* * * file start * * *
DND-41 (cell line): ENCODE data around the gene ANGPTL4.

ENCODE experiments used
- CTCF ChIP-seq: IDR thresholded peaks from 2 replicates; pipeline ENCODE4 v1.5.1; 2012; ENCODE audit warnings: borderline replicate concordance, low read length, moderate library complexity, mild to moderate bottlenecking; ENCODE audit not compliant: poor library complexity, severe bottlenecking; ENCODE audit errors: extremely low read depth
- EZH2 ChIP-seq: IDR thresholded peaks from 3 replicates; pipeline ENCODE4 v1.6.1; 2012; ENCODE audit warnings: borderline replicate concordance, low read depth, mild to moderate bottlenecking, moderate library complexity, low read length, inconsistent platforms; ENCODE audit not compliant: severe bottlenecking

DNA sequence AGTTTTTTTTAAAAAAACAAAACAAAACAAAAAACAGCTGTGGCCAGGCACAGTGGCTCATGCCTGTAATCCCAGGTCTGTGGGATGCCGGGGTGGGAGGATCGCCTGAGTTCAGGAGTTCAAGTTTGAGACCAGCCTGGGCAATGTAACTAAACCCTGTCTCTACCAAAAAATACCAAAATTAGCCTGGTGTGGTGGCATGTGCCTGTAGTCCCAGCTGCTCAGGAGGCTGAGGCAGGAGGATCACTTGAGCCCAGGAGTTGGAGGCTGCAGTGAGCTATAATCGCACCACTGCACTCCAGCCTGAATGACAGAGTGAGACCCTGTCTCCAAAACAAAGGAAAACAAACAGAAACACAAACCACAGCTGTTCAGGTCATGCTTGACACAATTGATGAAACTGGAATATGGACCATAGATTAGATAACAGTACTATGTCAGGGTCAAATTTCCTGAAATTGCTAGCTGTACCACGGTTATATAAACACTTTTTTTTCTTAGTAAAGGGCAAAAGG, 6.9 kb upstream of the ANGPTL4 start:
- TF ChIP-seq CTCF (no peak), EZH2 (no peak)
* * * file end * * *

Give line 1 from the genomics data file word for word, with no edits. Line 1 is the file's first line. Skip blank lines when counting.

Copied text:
DND-41 (cell line): ENCODE data around the gene ANGPTL4.